The map in Figure 5.17 illustrates the characteristics of each subregion.
Page Colonization and Conquest in Middle America

Read this text on the rise and fall of the indigenous empires in Middle America and the role the Spanish, French, English, Dutch, and Portuguese played in changing human and physical geography.

Page Languages of the Caribbean

The Amerindians populated the Caribbean Islands before the Europeans arrived in 1492. These indigenous populations included the Taino, Kalinago, Ciguayo, Macoris, and Guanahatabey, among others. Figure 5.18 illustrates some of the languages spoken during Pre-Colombian times. The Taino were the first indigenous group Columbus encountered when he landed in the Bahamas. Like Mexico and Central America, some of these indigenous people remain in places like the Dominican Republic, Haiti, and the Leeward Islands. The indigenous peoples of the Caribbean likely traveled there from northern South America.

The Amerindians populated the Caribbean Islands before the Europeans arrived in 1492. These indigenous populations included the Taino, Kalinago, Ciguayo, Macoris, and Guanahatabey, among others.

Figure 5.18 illustrates some of the languages spoken during Pre-Colombian times. The Taino were the first indigenous group Columbus encountered when he landed in the Bahamas. Like Mexico and Central America, some of these indigenous people remain in places like the Dominican Republic, Haiti, and the Leeward Islands. The indigenous peoples of the Caribbean likely traveled there from northern South America.

Page Pre-Colonial Caribbean

The Rimland of Middle America had a thriving trade network that dates back thousands of years before the European colonists arrived. Watch this video on the Pre-Colonial Caribbean to learn more about the indigenous people from the Mainland who developed these networks and formed communities throughout the Rimland.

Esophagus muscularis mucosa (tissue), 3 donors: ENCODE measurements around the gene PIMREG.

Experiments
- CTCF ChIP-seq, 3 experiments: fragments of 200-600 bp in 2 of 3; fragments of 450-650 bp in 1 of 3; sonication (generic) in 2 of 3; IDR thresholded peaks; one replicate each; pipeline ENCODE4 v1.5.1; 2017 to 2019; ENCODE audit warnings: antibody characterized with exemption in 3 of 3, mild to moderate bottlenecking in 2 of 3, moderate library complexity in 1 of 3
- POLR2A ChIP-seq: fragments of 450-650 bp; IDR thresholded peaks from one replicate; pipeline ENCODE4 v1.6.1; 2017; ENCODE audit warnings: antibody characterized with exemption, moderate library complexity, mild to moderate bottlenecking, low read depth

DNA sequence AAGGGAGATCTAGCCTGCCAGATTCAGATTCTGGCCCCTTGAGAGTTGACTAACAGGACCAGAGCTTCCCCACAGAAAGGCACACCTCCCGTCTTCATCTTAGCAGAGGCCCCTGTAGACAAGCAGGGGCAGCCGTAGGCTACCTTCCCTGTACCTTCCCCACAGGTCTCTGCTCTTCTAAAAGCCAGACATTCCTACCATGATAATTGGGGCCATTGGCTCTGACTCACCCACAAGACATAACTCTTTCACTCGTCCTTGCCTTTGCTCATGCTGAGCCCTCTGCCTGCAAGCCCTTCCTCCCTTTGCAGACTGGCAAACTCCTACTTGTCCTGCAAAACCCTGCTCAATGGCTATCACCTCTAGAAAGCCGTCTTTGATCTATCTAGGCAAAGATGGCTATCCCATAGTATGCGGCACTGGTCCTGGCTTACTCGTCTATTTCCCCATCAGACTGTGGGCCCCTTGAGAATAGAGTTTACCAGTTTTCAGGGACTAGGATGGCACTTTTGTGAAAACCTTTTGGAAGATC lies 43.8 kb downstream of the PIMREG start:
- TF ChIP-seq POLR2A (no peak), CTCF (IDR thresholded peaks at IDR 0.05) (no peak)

Page Paths to Settle the Caribbean Islands

Read this article for more on the timing and settlement patterns of these pre-Colombian communities.

Page Indigenous Peoples in the Americas

The thematic map in Figure 5.19 shows the percentage of indigenous peoples living in the Americas. It does not include mixed-race populations, such as the mestizo. We can see that southern Mexico (including the Yucatan Peninsula) and Guatemala have a high percentage of indigenous people compared to the rest of the mainland. In the rimland, percentages are low, but it is important to note that "no data" is included for the Dominican Republic, Jamaica, the Bahamas, and some of the Leeward Islands. Areas with high percentages of indigenous people coincide with the locations of the Maya, Aztec, and Inca Empires.